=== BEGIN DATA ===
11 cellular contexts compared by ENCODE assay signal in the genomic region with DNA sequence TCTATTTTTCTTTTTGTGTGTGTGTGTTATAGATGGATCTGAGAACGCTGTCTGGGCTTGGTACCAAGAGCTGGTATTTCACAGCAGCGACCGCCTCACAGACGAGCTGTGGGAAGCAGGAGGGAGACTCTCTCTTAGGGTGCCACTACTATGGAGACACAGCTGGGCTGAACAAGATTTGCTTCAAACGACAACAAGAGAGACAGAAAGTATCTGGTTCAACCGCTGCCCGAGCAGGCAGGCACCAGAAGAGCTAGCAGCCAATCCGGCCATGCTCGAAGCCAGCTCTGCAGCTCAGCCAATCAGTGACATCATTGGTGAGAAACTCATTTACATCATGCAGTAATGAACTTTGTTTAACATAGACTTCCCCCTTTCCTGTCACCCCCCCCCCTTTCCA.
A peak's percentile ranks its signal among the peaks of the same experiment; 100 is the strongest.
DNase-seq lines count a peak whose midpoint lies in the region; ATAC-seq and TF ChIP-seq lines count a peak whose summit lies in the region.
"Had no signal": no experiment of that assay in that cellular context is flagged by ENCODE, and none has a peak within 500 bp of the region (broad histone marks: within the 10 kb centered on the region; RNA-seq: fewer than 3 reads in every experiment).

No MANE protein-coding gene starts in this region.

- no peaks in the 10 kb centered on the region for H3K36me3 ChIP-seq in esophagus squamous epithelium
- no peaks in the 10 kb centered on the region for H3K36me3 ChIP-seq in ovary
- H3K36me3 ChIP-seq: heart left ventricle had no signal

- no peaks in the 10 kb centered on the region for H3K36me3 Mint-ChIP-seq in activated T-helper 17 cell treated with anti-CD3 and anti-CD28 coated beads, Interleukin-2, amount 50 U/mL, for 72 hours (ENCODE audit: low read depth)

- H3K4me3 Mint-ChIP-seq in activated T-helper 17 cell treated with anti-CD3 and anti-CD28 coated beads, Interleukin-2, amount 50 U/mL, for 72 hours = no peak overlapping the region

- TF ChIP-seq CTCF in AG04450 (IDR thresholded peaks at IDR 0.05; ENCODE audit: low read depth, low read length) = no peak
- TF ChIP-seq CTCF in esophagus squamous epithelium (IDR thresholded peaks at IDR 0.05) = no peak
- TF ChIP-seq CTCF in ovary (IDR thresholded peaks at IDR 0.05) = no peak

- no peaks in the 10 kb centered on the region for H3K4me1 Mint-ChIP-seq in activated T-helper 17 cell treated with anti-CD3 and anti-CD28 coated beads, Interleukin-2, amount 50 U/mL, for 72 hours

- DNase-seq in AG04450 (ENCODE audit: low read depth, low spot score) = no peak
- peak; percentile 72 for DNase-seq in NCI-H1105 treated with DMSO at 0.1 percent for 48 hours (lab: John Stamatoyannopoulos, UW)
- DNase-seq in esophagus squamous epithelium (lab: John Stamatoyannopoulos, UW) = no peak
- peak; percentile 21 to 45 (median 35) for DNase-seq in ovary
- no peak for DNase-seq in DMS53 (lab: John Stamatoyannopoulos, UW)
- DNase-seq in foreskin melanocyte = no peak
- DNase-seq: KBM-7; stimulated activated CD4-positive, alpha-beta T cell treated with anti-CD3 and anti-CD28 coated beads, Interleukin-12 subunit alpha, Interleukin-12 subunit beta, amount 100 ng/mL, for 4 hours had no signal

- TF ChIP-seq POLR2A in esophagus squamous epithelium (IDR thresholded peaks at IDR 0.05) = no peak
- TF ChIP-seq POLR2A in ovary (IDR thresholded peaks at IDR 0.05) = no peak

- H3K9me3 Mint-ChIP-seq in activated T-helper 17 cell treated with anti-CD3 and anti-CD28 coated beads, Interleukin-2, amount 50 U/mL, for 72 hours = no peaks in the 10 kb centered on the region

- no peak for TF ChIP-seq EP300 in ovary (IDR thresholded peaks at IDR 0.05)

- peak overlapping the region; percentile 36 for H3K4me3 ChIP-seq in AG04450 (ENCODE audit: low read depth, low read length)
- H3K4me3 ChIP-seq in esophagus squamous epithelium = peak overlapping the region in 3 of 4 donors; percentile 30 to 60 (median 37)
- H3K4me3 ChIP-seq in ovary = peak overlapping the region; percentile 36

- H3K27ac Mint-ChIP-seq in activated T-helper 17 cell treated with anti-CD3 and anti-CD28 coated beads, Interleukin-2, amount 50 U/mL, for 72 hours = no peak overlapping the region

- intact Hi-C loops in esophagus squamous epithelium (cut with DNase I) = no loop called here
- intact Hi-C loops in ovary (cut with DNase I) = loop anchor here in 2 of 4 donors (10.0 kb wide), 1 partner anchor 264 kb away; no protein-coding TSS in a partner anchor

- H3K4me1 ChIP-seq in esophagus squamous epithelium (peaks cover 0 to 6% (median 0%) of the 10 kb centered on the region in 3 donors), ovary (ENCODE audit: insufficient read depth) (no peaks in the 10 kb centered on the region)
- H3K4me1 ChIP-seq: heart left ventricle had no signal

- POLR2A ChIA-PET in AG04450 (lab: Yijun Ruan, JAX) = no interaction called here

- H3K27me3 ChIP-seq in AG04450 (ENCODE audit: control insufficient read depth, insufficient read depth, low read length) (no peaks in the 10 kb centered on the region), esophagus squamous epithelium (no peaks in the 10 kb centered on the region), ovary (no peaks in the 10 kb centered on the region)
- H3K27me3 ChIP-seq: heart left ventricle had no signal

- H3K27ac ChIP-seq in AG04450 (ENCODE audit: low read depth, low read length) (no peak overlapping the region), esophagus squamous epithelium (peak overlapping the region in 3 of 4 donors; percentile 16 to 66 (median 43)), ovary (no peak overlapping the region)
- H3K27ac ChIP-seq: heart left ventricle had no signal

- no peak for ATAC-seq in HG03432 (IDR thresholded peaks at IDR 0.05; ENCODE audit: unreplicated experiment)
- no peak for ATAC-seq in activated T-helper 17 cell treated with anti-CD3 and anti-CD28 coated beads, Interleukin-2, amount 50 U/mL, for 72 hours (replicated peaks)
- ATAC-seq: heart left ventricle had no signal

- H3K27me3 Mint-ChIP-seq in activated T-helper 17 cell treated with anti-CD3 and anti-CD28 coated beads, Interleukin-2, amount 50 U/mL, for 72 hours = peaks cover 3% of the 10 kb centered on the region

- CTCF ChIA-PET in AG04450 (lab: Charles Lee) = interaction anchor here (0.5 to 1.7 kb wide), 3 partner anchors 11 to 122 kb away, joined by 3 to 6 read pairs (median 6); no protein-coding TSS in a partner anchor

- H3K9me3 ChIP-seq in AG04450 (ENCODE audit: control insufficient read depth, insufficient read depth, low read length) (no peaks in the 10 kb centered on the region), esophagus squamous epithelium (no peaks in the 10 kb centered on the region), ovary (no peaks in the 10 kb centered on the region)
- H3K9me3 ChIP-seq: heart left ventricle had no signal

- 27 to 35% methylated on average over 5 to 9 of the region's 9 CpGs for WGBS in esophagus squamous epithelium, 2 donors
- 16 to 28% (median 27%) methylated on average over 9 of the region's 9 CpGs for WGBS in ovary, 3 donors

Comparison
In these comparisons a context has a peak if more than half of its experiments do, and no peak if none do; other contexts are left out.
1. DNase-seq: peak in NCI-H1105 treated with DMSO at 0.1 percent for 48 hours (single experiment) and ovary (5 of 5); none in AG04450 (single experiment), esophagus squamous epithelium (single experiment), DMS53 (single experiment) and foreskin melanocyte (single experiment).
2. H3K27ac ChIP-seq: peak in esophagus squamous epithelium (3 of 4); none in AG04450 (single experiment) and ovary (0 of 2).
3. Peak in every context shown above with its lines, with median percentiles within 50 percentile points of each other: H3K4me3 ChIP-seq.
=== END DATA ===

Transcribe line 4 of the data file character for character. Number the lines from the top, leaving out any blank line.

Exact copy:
"Had no signal": no experiment of that assay in that cellular context is flagged by ENCODE, and none has a peak within 500 bp of the region (broad histone marks: within the 10 kb centered on the region; RNA-seq: fewer than 3 reads in every experiment).